Neither she nor any of her 12 brothers and sisters voted for Mr. López Obrador in the past. Now, Ms. Andrade said, most of her family have thrown their support behind him. “Everybody is tired of the same promises,” she said.
That fatigue seems to be driving others who have switched allegiances.
“We are aware that López Obrador isn’t coming to save the world,” said Rosa María Romero Centeno, 59, a retired kindergarten teacher. “We just simply would like to teach the other parties a lesson.”
Mr. López Obrador has won support from retired and current teachers, she said, who are suspicious of a five-year-old education overhaul they believe was intended to cut jobs.
Her husband, Eduardo Antuna Villanueva, 63, a retired government employee, said that the failure of rule of law prompted him to support Mr. López Obrador, although nobody else in his social circle agreed with him.
“It’s a step towards no longer being so corrupt,” Mr. Antuna said, brushing off the allegations that Mr. López Obrador would create chaos. “He has matured.”
Other remains unconvinced.
“How many times has he run and how many times has it gone badly for him?” said Misael Salazar Macías, 42, a farmer in Pabellón, a nearby municipality where the city’s sprawl gives way to rolling cornfields. Mr. Anaya’s promise to lower the cost of fuel won his vote.
Mr. Salazar’s wife, Rosa Elena Macías Ramírez, 43, is still undecided. “Governments come and go, come and go,” she said. “They always forget the countryside.”
Some voters believe that Mr. López Obrador will destroy the economy.
“He is a socialist, he has communist tendencies,” said Francisco Gutíerrez Jiménez, 72, who sells raw milk from canisters on his pickup truck and plans to vote for the PRI even though “all politicians are thieves.”
If corruption is the campaign’s overriding concern — along with security in the hardest-hit states — the economy is also a worry.
Beneath the surface in Aguascalientes, there is a sense that the economic boom is leaving workers behind. Across Mexico, real wages have stagnated over the past decade, according to a study by El Colegio de México, and Aguascalientes is no exception.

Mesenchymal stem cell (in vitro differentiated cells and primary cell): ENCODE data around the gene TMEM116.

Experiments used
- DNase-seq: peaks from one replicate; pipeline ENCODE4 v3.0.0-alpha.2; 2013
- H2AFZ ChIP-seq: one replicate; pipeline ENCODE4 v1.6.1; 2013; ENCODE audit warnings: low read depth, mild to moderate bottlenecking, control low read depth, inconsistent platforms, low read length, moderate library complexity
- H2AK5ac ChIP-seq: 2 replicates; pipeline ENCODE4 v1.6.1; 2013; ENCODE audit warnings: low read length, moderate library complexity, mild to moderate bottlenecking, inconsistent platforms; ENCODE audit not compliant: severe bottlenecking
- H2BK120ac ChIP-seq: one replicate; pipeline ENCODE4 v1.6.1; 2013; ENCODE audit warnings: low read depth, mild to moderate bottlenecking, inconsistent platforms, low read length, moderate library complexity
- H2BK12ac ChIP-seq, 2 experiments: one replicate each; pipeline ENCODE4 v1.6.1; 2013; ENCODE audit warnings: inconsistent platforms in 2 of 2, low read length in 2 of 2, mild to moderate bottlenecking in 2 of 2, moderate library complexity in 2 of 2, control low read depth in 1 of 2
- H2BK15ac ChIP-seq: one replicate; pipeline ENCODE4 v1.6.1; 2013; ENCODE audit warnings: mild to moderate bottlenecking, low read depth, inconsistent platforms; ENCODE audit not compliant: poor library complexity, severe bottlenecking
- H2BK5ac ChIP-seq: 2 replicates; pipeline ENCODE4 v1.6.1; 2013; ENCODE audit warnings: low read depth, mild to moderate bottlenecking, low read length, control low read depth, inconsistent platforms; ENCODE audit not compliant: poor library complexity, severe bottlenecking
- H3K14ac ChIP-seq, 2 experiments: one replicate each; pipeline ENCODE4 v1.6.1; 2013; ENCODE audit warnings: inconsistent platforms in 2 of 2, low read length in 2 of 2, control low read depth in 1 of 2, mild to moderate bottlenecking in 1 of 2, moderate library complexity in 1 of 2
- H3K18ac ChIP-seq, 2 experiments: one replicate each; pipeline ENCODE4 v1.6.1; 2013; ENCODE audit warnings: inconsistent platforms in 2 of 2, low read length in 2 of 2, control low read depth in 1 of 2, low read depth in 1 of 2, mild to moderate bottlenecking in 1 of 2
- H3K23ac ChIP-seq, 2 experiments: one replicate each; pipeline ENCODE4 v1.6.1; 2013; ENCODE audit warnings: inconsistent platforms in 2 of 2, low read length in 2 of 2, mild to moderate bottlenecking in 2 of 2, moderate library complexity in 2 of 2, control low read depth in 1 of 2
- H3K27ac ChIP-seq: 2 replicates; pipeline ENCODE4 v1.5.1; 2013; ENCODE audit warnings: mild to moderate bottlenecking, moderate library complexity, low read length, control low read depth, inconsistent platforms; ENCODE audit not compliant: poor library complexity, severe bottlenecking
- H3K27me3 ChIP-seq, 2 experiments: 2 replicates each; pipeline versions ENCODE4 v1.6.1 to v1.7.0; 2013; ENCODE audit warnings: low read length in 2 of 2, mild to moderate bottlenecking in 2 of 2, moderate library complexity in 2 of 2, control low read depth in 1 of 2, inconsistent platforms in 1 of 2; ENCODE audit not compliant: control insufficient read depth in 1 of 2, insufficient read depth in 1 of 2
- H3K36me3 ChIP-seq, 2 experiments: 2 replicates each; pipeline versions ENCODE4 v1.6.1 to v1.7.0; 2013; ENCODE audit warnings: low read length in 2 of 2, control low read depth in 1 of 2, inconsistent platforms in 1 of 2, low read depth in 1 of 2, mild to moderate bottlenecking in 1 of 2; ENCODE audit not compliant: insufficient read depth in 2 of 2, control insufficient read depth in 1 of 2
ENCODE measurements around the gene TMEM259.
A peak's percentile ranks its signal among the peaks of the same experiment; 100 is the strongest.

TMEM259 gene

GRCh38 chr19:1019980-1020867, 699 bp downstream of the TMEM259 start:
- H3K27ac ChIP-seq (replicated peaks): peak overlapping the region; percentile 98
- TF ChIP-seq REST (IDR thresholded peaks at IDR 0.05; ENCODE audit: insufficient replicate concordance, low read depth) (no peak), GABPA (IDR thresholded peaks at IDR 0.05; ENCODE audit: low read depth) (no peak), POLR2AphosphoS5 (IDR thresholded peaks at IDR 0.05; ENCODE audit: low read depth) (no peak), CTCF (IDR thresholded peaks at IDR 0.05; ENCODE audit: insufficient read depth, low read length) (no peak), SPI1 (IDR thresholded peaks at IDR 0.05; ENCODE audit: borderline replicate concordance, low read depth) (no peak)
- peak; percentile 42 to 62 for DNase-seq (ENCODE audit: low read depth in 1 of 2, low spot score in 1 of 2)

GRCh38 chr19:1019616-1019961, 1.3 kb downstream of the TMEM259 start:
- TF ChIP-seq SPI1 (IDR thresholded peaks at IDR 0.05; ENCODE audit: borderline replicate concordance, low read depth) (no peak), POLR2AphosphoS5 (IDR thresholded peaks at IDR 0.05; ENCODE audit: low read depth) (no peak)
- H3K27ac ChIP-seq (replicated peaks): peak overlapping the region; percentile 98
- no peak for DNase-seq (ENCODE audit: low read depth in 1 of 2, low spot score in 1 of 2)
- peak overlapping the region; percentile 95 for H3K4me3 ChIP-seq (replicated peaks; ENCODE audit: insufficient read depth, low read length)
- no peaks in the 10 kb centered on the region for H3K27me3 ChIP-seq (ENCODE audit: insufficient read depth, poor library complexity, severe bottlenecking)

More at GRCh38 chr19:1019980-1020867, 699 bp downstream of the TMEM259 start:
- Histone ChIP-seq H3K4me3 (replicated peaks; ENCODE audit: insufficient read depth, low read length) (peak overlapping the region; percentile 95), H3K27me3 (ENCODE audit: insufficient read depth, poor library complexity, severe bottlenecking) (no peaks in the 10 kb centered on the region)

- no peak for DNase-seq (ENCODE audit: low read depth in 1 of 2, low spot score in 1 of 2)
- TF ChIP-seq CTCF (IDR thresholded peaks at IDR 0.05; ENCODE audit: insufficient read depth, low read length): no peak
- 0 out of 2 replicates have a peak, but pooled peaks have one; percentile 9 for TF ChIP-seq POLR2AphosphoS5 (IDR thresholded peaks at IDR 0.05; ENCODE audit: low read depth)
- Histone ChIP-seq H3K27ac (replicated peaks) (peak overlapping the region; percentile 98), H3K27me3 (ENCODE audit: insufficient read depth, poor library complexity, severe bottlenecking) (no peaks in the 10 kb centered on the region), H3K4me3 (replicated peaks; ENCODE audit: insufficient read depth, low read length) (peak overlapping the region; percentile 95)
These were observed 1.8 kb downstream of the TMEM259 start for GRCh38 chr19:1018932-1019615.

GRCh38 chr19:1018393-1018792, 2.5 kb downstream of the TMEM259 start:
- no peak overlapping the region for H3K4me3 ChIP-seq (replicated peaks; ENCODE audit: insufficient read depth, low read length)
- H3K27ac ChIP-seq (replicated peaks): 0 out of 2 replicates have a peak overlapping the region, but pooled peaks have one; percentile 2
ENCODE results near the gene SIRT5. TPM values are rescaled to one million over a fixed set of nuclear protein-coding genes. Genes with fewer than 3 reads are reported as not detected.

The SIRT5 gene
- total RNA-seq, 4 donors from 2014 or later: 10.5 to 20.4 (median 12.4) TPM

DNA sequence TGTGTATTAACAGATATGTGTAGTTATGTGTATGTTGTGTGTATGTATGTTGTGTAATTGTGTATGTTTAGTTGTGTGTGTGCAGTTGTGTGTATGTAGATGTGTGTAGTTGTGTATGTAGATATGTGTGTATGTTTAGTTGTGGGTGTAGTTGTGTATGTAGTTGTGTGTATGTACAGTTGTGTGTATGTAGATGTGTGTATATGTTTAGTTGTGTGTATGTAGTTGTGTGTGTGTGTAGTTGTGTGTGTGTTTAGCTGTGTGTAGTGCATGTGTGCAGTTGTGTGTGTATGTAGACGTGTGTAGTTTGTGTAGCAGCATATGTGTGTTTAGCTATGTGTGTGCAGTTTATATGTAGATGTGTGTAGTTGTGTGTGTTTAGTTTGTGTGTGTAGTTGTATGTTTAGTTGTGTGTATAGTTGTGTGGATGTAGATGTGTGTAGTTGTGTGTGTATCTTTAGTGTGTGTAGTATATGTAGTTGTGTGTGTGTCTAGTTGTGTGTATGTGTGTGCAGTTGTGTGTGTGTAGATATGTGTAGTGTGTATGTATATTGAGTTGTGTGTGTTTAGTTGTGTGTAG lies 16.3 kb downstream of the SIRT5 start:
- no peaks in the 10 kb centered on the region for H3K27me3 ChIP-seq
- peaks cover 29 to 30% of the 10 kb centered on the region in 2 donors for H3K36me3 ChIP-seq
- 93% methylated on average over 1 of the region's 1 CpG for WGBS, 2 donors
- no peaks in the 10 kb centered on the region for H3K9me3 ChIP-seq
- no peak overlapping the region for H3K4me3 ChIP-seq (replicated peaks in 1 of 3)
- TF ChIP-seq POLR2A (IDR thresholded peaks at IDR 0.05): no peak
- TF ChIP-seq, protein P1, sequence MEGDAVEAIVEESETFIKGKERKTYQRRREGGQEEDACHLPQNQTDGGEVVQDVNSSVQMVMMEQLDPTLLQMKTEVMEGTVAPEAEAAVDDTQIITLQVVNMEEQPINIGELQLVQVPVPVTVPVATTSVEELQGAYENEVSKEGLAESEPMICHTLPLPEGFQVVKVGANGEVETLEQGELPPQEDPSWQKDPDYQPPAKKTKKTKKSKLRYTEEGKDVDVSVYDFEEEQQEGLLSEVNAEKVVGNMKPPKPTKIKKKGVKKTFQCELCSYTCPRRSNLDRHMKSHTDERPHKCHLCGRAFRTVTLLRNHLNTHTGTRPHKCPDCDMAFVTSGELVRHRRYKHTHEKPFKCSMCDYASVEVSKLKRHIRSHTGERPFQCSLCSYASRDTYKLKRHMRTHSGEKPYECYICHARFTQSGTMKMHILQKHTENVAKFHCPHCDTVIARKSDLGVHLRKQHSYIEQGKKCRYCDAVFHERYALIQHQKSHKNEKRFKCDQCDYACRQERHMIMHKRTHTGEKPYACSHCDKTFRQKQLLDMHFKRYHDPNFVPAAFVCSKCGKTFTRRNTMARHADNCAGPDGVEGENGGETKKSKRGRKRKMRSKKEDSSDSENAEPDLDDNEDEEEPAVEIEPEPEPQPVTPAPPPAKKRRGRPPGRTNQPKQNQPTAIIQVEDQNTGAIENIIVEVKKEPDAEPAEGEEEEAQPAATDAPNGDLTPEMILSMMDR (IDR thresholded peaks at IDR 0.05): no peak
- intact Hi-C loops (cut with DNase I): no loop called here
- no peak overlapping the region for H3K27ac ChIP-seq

A unionized factory worker may earn as much as $20 a day including salary and other bonuses. Savings plans, profit-sharing, free transport, subsidized meals and other benefits add to the overall package.
All the candidates have acknowledged that Mexico’s wages are low, but it is Mr. López Obrador’s arguments that appear to have left the deepest imprint.
“López Obrador would open many doors for us,” said Juan Carlos Álvarez Pedroza, 42, a worker at the parts plant, which pays more than most of the city’s many factories. “People would be valued,” he said, and “there would be an opportunity for better salaries and better benefits.”
Viridiana Ríos, a global fellow at the Mexico Institute of the Wilson Center in Washington, said that despite breakneck growth driven by investment from global automakers in Aguascalientes and the surrounding Bajío region, there were warning signs that helped explain voters’ discontent. “We have confused the term development with the term economic growth,” she said.
Ms. Ríos said: “I think the most important focus of the Bajío has been the game of a race to the bottom, to offer the auto industry the best conditions — years of facilities and tax exemptions — with this goal of attracting more and more manufacturing.”
Instead, she said, “we need to bring the investment we want.”
Job growth is a magnet for migration from poorer regions of Mexico, but that depresses wages. One third of the state’s wages do not meet the government’s basic standard for well-being, Ms. Ríos said. That is up from about one-quarter two years ago.
And in an ominous indicator, the homicide rate in Aguascalientes doubled last year, although it is still very low compared with most of Mexico.
If Mr. López Obrador has finally found support in the conservative Bajío, his campaign faces one additional challenge; persuading some voters to pick any candidate at all.
“Anybody who reaches the presidency will do the same thing — steal,” said Erandi Rodríguez, 21, a stay-at-home mother with a 2-year-old daughter. Ms. Rodríguez said she had made up her mind to cross out her ballot to show her disgust.
“El Peje could make a change,” Ms. Rodríguez said, using Mr. López Obrador’s nickname.
She hesitated a moment. Then her default mistrust returned.
“But he’s not going to do everything he says he will,” she said.